Vietnam registered to buy the Russian Vaccine as announced on state television on 14th August while keeping up its vaccine research. Although the situation is improving by the day, the government is not taking any chances this time.


It has been one of the success stories, but the pertaining question is “at what cost?”. Being the first country outside the mainland where the virus was found on 13th January, the Thai dispensation understood the severity beforehand and with a decisive and quick lockdown, an effective test-and-trace rollout catalysed by an already existing universal healthcare system. As on September 6, it has gone 105 days without any community transmission.

Thailand/ Image source: Bangkok Post

One may find it to be the plan to follow, but in reality, it has multiple facets and many of which are not so bright. The elongated lockdown although necessary stagnated the Thai economy; with the tourism sector (one of the biggest contributors to its GDP) and other economic activities too at a halt culminated into an economic downturn of an unprecedented level. It resulted in pro-democracy protests and can have further adverse effects going ahead.

Going ahead the country is witnessing easing up of lockdown and in September further lifting of restrictions is expected under phase 6 of loosening restrictions.

The Philippines

It is a special case, as the leadership at Manila did not give much heed to the virus turning into a pandemic. Following other nations in the region, it has taken similar steps, but could not be decisive in choosing between economy and public health. Kudos to its inconsistency, the Philippines could neither save its economic downturn nor control the number of cases effectively. As on 6th August, the Philippines surpassed Indonesia for the most reported cases in South East Asia. However, granting the medical community’s appeal, President Rodrigo Duterte reimposed stricter Modified Enhanced Community Quarantine (MECQ) in Metro Manila on 4th August.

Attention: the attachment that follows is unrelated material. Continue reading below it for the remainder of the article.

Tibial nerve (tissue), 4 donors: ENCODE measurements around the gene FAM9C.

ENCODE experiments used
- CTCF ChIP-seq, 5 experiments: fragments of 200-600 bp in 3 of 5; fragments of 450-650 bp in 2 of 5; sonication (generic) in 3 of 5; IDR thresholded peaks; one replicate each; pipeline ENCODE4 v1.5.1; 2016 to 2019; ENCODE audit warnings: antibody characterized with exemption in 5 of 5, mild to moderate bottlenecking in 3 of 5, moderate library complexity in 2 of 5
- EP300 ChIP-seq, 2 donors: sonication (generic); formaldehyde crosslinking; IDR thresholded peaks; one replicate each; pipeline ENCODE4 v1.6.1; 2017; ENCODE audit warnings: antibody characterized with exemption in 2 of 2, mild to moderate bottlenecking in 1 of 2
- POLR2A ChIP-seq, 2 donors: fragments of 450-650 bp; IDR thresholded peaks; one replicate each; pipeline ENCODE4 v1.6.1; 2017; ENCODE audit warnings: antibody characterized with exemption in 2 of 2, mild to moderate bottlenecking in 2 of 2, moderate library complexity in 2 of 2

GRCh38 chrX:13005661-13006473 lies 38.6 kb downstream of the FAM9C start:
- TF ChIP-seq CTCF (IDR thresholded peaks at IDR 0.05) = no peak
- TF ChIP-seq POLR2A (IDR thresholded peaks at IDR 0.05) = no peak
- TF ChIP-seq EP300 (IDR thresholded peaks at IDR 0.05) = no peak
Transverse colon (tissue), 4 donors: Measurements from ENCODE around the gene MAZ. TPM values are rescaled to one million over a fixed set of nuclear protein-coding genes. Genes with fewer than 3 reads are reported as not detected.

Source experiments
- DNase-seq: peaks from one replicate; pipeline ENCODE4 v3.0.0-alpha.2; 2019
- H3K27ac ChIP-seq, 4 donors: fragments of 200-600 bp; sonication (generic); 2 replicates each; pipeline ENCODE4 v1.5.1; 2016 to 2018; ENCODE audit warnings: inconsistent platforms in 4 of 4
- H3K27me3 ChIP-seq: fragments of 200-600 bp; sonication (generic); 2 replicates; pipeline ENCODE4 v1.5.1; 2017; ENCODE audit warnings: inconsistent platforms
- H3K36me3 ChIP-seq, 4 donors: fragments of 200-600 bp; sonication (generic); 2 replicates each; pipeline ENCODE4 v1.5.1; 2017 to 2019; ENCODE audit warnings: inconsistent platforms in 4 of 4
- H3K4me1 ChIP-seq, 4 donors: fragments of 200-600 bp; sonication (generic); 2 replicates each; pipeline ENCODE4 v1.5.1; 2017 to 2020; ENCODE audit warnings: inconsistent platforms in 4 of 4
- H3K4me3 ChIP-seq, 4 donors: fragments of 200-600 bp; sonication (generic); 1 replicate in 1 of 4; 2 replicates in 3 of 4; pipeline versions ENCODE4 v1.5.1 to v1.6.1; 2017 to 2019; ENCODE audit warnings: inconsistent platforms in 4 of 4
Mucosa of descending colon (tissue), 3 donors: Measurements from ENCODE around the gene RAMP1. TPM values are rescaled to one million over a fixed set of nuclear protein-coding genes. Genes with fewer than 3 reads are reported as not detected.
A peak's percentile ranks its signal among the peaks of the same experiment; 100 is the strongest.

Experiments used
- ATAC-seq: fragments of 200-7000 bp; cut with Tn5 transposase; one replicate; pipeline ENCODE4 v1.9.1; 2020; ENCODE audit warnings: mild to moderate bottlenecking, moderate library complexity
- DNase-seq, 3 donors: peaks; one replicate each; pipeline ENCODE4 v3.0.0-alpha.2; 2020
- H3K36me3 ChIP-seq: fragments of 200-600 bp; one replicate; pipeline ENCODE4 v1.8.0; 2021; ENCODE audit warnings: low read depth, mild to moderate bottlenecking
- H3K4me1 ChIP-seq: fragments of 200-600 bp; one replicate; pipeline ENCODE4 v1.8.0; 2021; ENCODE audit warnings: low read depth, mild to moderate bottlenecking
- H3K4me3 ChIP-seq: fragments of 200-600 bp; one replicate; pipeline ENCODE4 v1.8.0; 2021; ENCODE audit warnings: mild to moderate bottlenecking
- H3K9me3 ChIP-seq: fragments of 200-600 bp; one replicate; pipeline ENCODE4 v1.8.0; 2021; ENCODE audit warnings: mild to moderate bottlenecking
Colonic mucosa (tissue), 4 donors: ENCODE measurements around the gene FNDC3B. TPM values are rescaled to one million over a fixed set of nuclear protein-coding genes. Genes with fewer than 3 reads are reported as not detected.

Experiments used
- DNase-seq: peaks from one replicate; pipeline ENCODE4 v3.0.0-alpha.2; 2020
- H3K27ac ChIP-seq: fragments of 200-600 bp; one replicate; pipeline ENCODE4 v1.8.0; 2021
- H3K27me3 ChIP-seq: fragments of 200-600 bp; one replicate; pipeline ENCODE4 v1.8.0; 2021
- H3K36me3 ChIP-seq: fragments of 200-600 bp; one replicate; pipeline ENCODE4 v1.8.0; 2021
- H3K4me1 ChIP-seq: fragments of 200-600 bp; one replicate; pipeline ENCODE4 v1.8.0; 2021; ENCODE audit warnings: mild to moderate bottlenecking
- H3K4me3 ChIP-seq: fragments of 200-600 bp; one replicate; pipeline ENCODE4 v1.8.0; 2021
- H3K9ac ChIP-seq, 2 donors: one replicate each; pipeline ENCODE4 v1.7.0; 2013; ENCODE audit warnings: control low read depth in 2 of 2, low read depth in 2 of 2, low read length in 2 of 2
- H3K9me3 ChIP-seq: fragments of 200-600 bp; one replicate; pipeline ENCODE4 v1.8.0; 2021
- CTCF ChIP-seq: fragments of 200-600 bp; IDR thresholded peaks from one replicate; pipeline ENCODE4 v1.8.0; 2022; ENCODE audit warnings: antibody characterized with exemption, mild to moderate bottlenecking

The Philippines: Image source: Reuters

By September, the country is concluding that it has to learn to live with this virus. That is, lockdowns should not be in general but pragmatically and strategically placed on containing zones and changing them studying the pattern of the progress of virus in real-time.

After discussing these three countries, let us now look briefly how the ASEAN as an organization thinking about solving the issue at hand or the least dealing with it.

Recently, in the ASEAN Economic Minister’s Meeting in late August, pledged to cooperate for the cooperation in the development of COVID-19 vaccine development by sharing key clinical data and reports. Before this, on 14th August the members agreed to deepen cooperation in the fight against COVID-19 at ASEAN Inter-Parliamentary Assembly Caucus.

The Chinese & American Assistance Diplomacy